The retirement-income component of Social Security provides a better relative deal to the working poor than it does to the relatively rich. For somebody making half the average wage (that is, making $18,000 a year today), Social Security benefits "replace" 49 percent of pre-retirement earnings. For somebody making the average wage ($36,000 a year today), the "replacement rate" is 36 percent. For somebody making the maximum taxed by Social Security ($90,000 this year), it's only 24 percent. This declining replacement-rate benefit formula makes sense: Social Security returns relatively less to high earners, who are more likely to have other retirement savings. But it's not supposed to be a means-tested welfare program: Someone at the Social Security maximum wage gets a check about two-and-a-half times as large as someone making half the average wage.
Now let's look at Pozen's numbers for those retiring in 2075. Pozen would keep the replacement rate at 49 percent for the working poor—those making half the average income. But the replacement rate for those making more would be cut: At the average income, the replacement rate would go from 36 percent to 26 percent; at one-and-a-half times average, from 30 percent to 17 percent; at the Social Security maximum, from 24 percent to 12 percent. Pozen's proposal gradually turns Social Security from a program in which benefits rise with incomes to one in which nearly everybody's benefit is roughly the same: about $1,900 of today's dollars a month. These are ferocious benefit cuts for those at or above average incomes—an across-the-board benefit cut of about one-seventh would do as much for Social Security's overall finances. But that's the point. Pozen's central aim is to keep the poorest one-third of beneficiaries from bearing any of the burden of future benefit cuts.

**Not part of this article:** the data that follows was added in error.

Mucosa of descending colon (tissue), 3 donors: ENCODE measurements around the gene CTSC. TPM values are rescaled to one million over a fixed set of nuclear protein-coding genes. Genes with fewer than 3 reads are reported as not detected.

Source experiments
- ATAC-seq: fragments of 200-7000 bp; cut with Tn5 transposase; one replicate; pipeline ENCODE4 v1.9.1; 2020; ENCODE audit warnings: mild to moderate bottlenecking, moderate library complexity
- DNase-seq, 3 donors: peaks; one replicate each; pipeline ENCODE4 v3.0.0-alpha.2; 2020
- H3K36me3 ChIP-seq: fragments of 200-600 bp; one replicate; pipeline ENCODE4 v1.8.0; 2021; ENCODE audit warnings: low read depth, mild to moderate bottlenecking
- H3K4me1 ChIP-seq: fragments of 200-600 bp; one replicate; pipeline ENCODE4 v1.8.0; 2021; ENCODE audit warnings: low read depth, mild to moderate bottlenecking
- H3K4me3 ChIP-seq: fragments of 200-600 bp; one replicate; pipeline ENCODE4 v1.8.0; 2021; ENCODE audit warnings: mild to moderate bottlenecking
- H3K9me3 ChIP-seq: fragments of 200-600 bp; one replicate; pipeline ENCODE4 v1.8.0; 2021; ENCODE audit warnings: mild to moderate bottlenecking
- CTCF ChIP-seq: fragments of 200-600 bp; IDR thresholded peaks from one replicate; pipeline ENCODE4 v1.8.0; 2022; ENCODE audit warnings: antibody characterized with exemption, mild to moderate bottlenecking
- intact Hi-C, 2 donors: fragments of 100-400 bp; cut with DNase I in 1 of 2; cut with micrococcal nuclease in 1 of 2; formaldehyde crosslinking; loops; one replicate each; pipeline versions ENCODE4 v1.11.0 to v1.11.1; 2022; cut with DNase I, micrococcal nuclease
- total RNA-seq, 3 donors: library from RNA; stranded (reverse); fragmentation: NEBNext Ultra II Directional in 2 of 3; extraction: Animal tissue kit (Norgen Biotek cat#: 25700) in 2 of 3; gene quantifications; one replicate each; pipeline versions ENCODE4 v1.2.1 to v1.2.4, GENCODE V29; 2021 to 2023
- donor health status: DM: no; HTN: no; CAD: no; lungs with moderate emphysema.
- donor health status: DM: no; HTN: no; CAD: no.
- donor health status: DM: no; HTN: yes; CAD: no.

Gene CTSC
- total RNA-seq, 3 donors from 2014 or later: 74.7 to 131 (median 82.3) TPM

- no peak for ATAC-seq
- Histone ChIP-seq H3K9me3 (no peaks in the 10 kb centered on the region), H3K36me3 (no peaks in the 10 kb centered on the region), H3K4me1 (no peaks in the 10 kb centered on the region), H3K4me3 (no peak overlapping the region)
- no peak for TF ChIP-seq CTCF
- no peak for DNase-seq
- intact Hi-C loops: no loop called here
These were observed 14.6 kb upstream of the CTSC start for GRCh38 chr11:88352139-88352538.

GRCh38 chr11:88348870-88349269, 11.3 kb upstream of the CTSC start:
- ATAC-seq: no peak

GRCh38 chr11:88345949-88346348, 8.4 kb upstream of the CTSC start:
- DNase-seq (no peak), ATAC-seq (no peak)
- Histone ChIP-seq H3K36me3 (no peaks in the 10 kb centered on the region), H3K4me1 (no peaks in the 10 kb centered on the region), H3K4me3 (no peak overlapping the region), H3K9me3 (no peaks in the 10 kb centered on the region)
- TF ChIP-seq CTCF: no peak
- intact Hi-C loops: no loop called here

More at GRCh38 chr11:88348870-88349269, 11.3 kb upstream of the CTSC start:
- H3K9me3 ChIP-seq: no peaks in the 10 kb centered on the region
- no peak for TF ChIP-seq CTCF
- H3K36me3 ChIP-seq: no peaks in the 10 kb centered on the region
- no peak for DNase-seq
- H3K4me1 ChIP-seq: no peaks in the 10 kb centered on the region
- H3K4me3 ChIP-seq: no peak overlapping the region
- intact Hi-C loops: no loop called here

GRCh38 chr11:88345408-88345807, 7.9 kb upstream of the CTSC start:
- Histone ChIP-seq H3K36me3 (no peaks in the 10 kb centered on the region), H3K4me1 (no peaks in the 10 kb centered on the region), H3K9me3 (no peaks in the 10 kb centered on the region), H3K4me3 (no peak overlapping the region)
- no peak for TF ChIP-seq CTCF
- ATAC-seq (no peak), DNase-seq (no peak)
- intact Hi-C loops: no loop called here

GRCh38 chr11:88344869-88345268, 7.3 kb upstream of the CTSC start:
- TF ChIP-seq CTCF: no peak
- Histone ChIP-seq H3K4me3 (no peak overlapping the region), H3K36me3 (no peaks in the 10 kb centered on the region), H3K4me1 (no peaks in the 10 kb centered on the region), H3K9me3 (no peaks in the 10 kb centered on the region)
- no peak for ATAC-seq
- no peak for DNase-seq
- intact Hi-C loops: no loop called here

This sounds like a not unreasonable way to keep Social Security healthy through most of the century. And progressive price indexing, by itself, is neither left-wing nor right-wing. Insulating the working poor from benefit cuts and tapping income-tax revenues to fund Social Security is "liberal." For Social Security to become a flat-benefit guardian against destitution, rather than a substantial base line layer of retirement income for everyone, is arguably "conservative." But when you combine Pozen's progressive indexing with Bush's separate proposal for private accounts, it becomes something different: a way of phasing out Social Security altogether. Here's how:
Pozen's proposal caps the maximum Social Security retirement benefit at roughly $22,500 dollars a year (adjusted for inflation). Bush's private-accounts plan—which would allow people to contribute 4 percent of their wages—makes retirees repay the taxes they diverted into private accounts out of their standard Social Security benefit. Medicare premiums are already deducted from your Social Security check. Deduct the claw-back for the private-accounts diversion as well, and by late in this century the odds are that—at least for the upper middle class—the standard Social Security check would be zero. Social Security would no longer be a universal program: It would be a program in which the half of America that is richer and more powerful and more likely to vote sees large chunks of its money going in and nothing coming out.